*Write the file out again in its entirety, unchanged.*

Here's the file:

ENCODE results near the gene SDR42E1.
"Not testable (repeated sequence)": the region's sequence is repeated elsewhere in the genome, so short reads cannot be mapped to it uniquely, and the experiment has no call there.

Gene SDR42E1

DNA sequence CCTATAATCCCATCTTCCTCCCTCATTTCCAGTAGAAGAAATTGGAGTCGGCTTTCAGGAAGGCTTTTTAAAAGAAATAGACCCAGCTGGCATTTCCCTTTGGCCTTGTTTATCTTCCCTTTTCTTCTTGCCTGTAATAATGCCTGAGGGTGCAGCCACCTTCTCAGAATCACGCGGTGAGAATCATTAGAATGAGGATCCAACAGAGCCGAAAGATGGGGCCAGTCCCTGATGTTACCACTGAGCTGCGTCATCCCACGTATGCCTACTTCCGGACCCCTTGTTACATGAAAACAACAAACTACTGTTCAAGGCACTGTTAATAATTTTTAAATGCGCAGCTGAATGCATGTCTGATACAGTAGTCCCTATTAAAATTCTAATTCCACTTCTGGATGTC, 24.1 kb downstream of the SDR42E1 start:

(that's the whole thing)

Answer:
ENCODE results near the gene SDR42E1.
"Not testable (repeated sequence)": the region's sequence is repeated elsewhere in the genome, so short reads cannot be mapped to it uniquely, and the experiment has no call there.

Gene SDR42E1

DNA sequence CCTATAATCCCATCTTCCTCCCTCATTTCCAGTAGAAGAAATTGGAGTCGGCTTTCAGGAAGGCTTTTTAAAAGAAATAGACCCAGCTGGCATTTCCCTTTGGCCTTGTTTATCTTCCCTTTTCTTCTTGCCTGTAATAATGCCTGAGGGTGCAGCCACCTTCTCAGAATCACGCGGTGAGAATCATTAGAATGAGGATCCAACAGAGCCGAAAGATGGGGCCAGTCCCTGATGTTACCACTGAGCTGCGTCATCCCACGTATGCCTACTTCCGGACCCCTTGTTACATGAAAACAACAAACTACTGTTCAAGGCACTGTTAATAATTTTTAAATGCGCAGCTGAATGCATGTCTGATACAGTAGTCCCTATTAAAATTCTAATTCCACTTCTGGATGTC, 24.1 kb downstream of the SDR42E1 start: